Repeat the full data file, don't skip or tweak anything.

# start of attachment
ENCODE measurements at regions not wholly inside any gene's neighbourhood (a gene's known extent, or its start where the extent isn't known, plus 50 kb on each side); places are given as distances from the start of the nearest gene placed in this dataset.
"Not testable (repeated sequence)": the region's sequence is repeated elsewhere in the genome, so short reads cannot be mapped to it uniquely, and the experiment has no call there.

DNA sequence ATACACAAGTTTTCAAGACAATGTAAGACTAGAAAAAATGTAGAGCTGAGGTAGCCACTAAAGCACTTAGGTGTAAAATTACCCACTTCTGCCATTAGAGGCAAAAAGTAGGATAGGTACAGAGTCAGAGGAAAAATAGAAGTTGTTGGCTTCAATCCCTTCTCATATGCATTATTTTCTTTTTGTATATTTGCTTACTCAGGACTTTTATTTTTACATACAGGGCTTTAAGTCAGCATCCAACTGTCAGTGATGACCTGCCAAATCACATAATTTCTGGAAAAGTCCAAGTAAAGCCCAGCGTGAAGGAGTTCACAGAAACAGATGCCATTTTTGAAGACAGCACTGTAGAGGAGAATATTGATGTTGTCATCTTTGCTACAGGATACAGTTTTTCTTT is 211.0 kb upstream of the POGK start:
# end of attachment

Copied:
ENCODE measurements at regions not wholly inside any gene's neighbourhood (a gene's known extent, or its start where the extent isn't known, plus 50 kb on each side); places are given as distances from the start of the nearest gene placed in this dataset.
"Not testable (repeated sequence)": the region's sequence is repeated elsewhere in the genome, so short reads cannot be mapped to it uniquely, and the experiment has no call there.

DNA sequence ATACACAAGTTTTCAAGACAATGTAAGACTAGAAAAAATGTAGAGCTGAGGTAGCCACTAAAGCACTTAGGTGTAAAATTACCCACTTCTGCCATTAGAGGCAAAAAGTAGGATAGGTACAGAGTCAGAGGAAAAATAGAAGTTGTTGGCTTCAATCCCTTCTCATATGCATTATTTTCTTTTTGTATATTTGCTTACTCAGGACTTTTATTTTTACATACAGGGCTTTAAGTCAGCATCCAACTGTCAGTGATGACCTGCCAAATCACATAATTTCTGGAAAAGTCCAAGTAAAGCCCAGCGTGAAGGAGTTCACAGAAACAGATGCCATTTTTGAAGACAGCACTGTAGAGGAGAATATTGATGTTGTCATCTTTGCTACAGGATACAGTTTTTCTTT is 211.0 kb upstream of the POGK start: